Engaging now with tomorrow's decision makers can help companies develop solutions for 21st century challenges
|Posted by Brigitta de Vries on April 2, 2019|
The problems that designers, business owners, and engineers face today are at a whole new level of scale compared to the challenges we’ve faced in the past few decades. In a largely globalised world, where changes in economic and natural resources can be felt halfway around the globe, our challenges are becoming more intertwined with the systems that connect us all.
To solve the new wave of problems we face today, and in the future, we need increasingly to adopt a ”design thinking” approach and combine scientific analysis with a human-centred perspective. Design thinking is a design methodology that provides a solution-based approach to addressing problems, and it features five stages: Empathise, Define (the problem), Ideate, Prototype, and Test.
Tim Brown, CEO of leading global innovation and design firm IDEO, offered this perspective in one of his books:1
“A purely technocentric view of innovation is less sustainable now than ever, and a management philosophy based only on selecting from existing strategies is likely to be overwhelmed by new developments at home or abroad. What we need are new choices—new products that balance the needs of individuals and of society as a whole; new ideas that tackle the global challenges of health, poverty, and education; new strategies that result in differences that matter and a sense of purpose that engages everyone affected by them. It is hard to imagine a time when the challenges we faced so vastly exceeded the creative resources we have brought to bear on them.”
And so, it is more important than ever to stimulate creative thinking and to encourage and nurture the skills and imaginations of young design talent, many of whom are steeped in design thinking during their schooling. Companies can help to educate and inspire the next generation of designers and innovative thinkers in numerous ways –– in the use of materials, processes, systems and applications –– that go well beyond perceived limits.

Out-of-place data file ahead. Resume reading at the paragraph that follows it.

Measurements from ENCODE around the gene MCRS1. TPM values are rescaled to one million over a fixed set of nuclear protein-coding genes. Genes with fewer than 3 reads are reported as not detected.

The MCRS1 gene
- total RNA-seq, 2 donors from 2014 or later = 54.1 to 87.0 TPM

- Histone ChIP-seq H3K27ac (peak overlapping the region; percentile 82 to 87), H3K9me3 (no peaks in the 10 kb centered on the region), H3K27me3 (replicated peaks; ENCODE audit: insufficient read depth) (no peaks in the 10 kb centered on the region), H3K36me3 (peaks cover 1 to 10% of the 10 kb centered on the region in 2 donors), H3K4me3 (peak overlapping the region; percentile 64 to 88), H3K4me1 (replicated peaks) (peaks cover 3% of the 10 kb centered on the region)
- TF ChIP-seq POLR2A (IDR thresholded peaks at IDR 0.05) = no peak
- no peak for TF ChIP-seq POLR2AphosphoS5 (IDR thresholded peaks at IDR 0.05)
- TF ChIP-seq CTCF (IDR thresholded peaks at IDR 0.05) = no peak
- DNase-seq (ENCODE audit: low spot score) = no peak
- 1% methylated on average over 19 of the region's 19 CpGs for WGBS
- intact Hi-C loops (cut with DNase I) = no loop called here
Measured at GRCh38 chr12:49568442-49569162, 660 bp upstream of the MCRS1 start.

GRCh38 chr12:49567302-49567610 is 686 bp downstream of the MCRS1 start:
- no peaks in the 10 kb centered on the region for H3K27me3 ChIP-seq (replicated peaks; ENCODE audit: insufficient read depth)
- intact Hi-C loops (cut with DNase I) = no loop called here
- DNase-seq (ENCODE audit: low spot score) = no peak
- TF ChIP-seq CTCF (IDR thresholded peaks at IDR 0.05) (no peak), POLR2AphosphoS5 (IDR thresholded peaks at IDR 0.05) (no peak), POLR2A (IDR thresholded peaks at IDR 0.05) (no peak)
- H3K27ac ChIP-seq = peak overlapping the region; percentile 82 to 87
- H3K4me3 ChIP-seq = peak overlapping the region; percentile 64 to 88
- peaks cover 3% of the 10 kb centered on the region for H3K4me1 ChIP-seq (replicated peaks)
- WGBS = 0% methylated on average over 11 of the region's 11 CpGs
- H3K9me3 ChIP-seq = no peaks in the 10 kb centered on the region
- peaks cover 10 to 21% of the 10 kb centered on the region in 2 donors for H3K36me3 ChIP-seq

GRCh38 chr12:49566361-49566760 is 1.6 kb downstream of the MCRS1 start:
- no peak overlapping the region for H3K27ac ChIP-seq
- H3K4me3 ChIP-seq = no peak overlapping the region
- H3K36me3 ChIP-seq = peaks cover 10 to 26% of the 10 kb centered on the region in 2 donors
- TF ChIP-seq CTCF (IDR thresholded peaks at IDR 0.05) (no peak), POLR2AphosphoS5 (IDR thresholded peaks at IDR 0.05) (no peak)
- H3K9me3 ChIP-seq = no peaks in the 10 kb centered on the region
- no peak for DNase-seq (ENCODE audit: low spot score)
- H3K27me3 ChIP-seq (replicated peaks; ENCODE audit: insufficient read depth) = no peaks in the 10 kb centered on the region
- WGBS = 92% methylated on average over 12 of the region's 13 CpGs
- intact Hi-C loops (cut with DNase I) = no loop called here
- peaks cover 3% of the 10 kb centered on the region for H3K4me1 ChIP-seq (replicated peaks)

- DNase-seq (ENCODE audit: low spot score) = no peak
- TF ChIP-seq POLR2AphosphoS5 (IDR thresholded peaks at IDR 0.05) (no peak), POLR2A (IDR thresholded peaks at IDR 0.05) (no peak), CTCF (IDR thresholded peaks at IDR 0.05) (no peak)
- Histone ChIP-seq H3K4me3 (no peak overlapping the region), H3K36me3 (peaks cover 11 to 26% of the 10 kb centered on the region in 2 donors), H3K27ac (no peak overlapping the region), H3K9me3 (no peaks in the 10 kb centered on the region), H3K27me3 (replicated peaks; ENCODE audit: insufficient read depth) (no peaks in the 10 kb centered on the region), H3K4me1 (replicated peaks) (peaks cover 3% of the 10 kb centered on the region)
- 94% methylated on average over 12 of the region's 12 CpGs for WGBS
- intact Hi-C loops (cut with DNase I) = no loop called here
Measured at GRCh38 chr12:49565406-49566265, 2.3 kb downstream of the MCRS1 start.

By working in close partnership with such individuals –– via student design and engineering challenges, internships, sponsored class projects, and other such initiatives –– corporations can help to raise the levels of competence of tomorrow’s designers and big thinkers to better meet the future needs of society and industry.
Student challenges offer important ways to experiment with new ideas to develop creative solutions.
- Students have no company or business “baggage,” which enables them to think more freely and more provocatively, unconstrained by corporate limits and preconceptions.
- The potent marriage of students and design provides an excellent platform for helping companies increase clear-eyed awareness of its own products, services, systems and processes. Stoking these creative embers also can stimulate the creation of inspirational communications materials for outbound campaigns to target audience of influencers and decision makers. If managed properly, the end result can be compelling content, and appealing visuals and proposition. The same is true with student engineering challenges. A fresh look into solving a problem can result in an extension of services or processes.